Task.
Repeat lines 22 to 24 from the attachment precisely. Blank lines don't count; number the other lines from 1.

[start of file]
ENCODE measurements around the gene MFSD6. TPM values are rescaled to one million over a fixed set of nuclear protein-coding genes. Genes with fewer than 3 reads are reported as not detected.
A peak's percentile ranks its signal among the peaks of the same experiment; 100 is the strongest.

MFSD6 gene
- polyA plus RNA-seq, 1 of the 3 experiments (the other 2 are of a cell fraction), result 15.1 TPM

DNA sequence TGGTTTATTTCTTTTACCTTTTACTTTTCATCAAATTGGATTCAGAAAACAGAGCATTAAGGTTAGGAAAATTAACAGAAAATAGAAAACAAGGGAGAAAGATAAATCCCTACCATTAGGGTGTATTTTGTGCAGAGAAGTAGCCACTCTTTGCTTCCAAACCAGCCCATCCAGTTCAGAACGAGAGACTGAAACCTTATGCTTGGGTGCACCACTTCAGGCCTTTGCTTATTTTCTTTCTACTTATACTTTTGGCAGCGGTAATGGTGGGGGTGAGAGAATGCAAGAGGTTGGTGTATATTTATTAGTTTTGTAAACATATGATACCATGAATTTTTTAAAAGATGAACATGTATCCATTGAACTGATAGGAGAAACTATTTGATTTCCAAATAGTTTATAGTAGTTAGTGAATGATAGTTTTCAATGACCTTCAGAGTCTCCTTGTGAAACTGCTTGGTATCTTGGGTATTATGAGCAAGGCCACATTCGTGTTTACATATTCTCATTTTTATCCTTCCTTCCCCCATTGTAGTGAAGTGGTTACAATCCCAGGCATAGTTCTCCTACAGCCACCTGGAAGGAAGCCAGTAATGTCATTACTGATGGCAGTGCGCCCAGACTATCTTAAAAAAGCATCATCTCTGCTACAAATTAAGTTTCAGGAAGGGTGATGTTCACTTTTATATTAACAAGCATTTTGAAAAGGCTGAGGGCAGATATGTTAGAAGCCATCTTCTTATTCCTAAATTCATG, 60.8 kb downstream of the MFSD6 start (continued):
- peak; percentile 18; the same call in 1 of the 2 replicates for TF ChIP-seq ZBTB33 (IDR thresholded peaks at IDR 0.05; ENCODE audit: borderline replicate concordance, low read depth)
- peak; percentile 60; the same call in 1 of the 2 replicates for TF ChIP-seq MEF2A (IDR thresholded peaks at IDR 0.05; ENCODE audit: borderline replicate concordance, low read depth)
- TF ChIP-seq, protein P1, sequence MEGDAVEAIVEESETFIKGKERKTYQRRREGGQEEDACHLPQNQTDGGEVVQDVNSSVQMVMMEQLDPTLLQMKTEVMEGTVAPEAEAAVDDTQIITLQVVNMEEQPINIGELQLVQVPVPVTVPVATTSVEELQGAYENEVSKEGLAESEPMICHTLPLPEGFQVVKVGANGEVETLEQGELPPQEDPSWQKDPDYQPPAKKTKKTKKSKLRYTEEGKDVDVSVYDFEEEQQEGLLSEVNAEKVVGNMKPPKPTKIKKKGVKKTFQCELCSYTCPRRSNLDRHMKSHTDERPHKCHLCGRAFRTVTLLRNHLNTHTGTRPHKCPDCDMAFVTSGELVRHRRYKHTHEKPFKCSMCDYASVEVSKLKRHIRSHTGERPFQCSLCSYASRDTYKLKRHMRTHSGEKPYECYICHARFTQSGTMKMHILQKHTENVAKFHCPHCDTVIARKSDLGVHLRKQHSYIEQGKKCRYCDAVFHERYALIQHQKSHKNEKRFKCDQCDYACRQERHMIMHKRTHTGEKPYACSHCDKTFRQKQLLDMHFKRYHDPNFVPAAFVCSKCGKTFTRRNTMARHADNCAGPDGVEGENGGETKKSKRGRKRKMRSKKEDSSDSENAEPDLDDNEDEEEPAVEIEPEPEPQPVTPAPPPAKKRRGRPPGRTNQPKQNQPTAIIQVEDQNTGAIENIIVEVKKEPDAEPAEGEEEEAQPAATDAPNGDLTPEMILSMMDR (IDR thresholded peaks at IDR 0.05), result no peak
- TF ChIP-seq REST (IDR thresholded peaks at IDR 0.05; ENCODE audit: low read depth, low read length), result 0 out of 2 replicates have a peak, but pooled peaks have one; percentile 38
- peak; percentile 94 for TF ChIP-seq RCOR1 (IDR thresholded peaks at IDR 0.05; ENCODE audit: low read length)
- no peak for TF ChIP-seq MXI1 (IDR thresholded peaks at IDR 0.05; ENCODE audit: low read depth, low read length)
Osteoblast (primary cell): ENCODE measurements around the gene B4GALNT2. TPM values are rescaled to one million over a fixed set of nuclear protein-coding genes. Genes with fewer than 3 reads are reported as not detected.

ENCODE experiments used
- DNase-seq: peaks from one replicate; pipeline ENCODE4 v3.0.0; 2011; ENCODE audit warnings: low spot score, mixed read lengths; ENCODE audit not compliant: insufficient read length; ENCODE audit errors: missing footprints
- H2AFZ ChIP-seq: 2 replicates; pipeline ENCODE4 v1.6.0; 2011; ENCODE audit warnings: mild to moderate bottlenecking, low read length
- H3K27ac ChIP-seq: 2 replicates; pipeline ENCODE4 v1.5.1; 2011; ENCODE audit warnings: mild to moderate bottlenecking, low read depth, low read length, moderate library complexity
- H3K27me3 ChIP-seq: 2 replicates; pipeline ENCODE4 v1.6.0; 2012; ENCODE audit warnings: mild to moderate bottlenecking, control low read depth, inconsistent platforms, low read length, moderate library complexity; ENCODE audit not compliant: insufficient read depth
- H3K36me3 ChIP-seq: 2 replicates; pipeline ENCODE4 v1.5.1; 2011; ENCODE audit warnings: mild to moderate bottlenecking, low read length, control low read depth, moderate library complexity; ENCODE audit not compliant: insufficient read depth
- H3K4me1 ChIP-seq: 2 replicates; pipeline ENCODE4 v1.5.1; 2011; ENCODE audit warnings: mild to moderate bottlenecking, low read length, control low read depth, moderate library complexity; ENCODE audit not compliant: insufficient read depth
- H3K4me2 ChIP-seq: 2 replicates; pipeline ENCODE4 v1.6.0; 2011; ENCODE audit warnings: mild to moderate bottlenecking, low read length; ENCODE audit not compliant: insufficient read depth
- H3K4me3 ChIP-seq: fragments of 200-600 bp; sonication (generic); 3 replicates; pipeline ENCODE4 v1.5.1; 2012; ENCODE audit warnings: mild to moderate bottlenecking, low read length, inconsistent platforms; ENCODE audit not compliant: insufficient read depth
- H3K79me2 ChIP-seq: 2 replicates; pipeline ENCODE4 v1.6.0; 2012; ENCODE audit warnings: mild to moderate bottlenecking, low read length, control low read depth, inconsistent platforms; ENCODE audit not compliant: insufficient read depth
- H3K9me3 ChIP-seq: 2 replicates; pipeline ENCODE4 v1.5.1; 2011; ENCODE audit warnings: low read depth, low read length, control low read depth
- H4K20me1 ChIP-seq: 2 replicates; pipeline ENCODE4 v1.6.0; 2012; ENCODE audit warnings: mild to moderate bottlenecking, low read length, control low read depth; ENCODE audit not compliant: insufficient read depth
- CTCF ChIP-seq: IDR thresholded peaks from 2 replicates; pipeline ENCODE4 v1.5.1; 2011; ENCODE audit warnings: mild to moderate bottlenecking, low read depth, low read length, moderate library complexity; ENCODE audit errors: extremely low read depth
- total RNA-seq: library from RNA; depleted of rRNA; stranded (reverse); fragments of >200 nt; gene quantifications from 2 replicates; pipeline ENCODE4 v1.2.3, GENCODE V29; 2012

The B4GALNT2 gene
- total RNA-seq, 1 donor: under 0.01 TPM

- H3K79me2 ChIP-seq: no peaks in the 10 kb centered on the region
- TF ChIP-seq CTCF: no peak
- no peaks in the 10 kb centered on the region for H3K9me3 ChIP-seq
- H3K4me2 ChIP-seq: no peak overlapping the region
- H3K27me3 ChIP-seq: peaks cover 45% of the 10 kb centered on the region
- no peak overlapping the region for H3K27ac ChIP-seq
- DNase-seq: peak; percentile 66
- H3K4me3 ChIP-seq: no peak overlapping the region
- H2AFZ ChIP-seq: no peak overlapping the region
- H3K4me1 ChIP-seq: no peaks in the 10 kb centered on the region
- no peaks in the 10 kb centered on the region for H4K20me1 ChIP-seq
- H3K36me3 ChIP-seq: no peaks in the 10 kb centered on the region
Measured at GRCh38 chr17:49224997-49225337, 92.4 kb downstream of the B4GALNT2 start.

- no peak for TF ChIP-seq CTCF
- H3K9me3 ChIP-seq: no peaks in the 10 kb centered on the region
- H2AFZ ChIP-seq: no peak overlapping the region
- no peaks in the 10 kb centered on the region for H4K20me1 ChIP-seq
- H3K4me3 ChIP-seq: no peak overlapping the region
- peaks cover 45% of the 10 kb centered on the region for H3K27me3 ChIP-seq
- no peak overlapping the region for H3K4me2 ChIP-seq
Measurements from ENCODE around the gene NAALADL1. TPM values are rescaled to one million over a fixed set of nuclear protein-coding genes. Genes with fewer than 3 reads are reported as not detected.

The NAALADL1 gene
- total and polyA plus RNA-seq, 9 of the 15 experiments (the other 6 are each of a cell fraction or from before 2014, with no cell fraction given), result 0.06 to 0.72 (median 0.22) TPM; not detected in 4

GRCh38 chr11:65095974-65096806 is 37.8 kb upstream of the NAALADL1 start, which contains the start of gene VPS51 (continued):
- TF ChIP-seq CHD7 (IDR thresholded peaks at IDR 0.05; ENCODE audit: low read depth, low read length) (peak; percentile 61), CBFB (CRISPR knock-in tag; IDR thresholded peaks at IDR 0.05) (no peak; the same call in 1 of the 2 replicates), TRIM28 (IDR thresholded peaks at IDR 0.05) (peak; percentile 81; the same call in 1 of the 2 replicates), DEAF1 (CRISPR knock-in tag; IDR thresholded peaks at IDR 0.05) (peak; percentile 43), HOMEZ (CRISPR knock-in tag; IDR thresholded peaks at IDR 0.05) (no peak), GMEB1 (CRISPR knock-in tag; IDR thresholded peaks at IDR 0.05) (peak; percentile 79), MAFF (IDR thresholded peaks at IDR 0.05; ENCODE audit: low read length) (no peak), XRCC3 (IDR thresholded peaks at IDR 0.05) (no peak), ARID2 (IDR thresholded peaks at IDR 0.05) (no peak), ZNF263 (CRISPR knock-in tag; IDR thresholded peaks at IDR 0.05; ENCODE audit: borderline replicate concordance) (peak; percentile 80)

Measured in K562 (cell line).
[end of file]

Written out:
- H3K79me2 ChIP-seq: 2 replicates; pipeline ENCODE4 v1.6.0; 2012; ENCODE audit warnings: mild to moderate bottlenecking, low read length, control low read depth, inconsistent platforms; ENCODE audit not compliant: insufficient read depth
- H3K9me3 ChIP-seq: 2 replicates; pipeline ENCODE4 v1.5.1; 2011; ENCODE audit warnings: low read depth, low read length, control low read depth
- H4K20me1 ChIP-seq: 2 replicates; pipeline ENCODE4 v1.6.0; 2012; ENCODE audit warnings: mild to moderate bottlenecking, low read length, control low read depth; ENCODE audit not compliant: insufficient read depth